Satisfaction Factor

#22 - Movement & Wellness for All Bodies with Betsy Archer

February 23, 2022 Naomi Katz & Sadie Simpson
Satisfaction Factor
#22 - Movement & Wellness for All Bodies with Betsy Archer
Show Notes Transcript

This week, we're talking to Betsy Archer of All Bodies Movement and Wellness in Asheville, NC. We had the pleasure of speaking with Betsy about how her career as a fitness professional was molded by experiencing the negative effects of diet culture as a young athlete and into adulthood, and how she aims to provide a movement space (both in-person locally here in Asheville and online) that is accessible for all bodies; all sizes, all shapes, all abilities, all backgrounds, and all interests.

Betsy is a Health at Every Size-aligned and trauma-informed personal trainer and mental health therapist, as well as owner of All Bodies Movement and Wellness, a personal and small group movement studio where the focus is on helping people heal their relationship with their bodies and building a sustainable, accessible, and intentional movement practice that helps them feel better. All Bodies Movement and Wellness is actively anti-racist, trans positive, queer positive, fat positive and pro love.

And we also want to let you know that All Bodies Movement and Wellness has been selected as a top-6 finalist to receive a $10,000 impact grant in partnership with The BodCon! The BodCon is 1-day virtual conference focused on body confidence and radical self-acceptance, and they are partnering with RBC Bank to provide an organization with funds to further their work towards body confidence and empowerment. If the grant is awarded to All Bodies Movement and Wellness, it will be used to start an equity fund to help make personal and group training (online and locally in-person) more financially accessible to anyone, and to move into a larger studio space to serve more people. The grant is awarded based on a voting system so we would love for all of our Satisfaction Factor podcast listeners to go vote for All Bodies Movement and Wellness here: https://thebodcon.com/thebodcon2022. Voting closes on Friday Feb 25th at midnight and just takes a few seconds to do!

You can find learn more about Betsy and All Bodies Movement and Wellness on Instagram @allbodiesmovement, on their website allbodiesmovement.com, or by emailing allbodiesmovement@gmail.com.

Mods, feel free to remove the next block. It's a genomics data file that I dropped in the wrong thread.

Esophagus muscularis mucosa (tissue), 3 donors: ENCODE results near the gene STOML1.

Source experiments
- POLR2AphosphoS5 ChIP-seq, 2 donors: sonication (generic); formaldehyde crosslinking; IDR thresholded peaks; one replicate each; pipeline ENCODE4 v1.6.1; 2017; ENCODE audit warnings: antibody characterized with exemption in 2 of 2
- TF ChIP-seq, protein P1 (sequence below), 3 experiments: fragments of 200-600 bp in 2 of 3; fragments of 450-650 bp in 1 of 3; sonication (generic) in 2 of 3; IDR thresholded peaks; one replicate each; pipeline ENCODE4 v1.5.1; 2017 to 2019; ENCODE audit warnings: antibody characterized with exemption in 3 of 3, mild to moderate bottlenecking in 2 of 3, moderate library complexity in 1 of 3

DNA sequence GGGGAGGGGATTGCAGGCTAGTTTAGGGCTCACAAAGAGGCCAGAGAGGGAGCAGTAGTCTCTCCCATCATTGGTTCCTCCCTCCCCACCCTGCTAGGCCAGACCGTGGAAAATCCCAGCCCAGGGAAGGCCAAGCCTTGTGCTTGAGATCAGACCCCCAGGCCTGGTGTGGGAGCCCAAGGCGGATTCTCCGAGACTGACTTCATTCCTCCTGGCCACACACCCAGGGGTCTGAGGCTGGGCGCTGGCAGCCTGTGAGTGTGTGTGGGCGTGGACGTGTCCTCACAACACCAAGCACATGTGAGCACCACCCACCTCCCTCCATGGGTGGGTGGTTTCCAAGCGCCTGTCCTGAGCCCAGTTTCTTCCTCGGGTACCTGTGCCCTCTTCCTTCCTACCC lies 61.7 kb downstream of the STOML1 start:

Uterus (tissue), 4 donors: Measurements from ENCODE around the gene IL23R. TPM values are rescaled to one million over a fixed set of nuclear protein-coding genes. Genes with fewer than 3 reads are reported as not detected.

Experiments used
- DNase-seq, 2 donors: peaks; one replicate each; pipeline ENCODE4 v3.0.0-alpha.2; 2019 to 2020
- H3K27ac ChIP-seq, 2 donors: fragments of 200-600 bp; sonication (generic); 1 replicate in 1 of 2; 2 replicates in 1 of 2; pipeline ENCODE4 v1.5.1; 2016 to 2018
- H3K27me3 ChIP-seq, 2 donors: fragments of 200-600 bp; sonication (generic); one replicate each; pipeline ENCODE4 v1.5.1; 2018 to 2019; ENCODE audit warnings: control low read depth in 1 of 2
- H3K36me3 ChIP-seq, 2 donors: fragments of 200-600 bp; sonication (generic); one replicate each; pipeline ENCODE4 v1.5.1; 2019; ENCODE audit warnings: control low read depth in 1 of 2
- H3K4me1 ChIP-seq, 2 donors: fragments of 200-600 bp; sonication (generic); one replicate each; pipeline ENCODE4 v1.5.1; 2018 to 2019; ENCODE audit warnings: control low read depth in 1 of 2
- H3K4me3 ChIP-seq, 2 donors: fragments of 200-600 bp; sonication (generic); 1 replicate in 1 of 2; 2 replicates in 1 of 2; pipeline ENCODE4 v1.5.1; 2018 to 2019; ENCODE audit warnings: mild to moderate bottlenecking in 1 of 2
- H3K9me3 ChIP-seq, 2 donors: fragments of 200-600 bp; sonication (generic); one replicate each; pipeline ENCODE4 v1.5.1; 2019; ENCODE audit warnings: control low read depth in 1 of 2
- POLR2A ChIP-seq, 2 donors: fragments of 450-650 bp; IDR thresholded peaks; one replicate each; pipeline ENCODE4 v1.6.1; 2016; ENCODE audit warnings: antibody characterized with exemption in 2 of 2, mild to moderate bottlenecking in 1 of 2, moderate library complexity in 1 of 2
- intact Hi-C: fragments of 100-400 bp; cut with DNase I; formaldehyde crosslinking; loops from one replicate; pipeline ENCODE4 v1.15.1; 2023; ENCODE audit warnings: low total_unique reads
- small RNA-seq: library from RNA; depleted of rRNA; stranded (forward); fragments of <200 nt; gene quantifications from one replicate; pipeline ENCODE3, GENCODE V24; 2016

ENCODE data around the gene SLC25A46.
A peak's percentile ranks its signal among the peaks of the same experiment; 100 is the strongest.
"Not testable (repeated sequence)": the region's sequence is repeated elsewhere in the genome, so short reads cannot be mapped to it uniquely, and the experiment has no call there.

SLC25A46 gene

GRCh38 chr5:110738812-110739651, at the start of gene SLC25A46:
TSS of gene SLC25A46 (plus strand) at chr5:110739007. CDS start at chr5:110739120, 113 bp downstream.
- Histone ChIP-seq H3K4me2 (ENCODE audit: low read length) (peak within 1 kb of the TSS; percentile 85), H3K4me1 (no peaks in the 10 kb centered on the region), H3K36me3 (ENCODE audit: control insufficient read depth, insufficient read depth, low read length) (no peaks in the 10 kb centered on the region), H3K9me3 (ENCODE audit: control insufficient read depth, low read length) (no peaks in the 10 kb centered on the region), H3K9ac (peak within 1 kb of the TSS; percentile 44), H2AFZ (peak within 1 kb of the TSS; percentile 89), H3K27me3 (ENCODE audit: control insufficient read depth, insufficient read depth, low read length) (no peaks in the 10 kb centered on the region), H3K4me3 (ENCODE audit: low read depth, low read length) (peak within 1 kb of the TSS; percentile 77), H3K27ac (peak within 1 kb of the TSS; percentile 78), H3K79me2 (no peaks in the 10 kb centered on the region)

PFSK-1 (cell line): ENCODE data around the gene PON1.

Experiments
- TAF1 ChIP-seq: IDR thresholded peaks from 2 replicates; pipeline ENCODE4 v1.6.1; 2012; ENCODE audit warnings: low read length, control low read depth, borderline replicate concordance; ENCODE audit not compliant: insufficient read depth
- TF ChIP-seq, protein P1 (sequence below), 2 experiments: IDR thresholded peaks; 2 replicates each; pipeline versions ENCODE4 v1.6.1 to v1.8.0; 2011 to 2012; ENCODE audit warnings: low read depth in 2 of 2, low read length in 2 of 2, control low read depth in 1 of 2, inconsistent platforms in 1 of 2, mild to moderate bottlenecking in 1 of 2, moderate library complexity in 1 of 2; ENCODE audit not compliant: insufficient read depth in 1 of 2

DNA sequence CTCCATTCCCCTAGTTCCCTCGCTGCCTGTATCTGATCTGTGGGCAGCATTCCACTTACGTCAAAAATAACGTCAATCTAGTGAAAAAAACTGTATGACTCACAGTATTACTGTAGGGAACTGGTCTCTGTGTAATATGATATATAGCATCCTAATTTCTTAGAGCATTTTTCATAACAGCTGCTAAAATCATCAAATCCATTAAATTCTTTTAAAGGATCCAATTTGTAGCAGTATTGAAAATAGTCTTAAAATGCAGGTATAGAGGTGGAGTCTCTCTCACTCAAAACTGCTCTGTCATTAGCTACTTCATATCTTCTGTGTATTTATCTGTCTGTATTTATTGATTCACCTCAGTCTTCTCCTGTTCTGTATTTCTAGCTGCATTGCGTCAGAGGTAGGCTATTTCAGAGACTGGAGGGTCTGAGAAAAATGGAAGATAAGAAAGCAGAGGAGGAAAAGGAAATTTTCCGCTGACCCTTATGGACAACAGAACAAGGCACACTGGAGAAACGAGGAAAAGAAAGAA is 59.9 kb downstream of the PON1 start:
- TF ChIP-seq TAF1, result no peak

You can stay up to date on all things Satisfaction Factor by following us on IG @satisfactionfactorpod!

Here's where to find us:
Sadie Simpson: www.sadiesimpson.com or IG @thesadiesimpson
Naomi Katz: www.happyshapes.co or IG @happyshapesnaomi

Naomi Katz:

Welcome to Satisfaction Factor, the podcast where we explore how ditching diet culture makes our whole lives more satisfying. Hey, everyone. Welcome back to Satisfaction Factor. I'm Naomi Katz, an Intuitive Eating, body image, and self trust coach providing anti diet support to free thinking grownups who want to reclaim their autonomy and consent from diet culture.

Sadie Simpson:

I'm Sadie Simpson, an anti diet group fitness instructor and Intuitive Eating counselor. I help other fitness professionals disengage from diet culture, so they can improve program enrollment, engagement, impact, and retention without shame and manipulation. Today we're talking to Betsy Archer. Betsy is a Health at Every Size-aligned and trauma-informed personal trainer and mental health therapist right here in Asheville, North Carolina. Betsy is the owner of All Bodies Movement and Wellness. This is a personal and small group movement studio in Asheville, where the focus is on helping people heal their relationship with their bodies, and to build a sustainable, accessible, and intentional movement practice that helps them feel better. All Bodies Movement and Wellness is actively anti-racist, trans positive, queer positive, fat positive, and pro love. A few other fun facts about Betsy- she loves all forms of the color teal, her wife and three kiddos, and the smell that comes after rain in the desert.

Naomi Katz:

We had the pleasure of speaking with Betsy about how her career as a fitness professional was molded by experiencing the negative effects of diet culture as a young athlete and into adulthood, and how she aims to provide a movement space, both in person locally here in Asheville and online, that's accessible for all bodies, all sizes, all shapes, all abilities, all backgrounds, and all interests.

Sadie Simpson: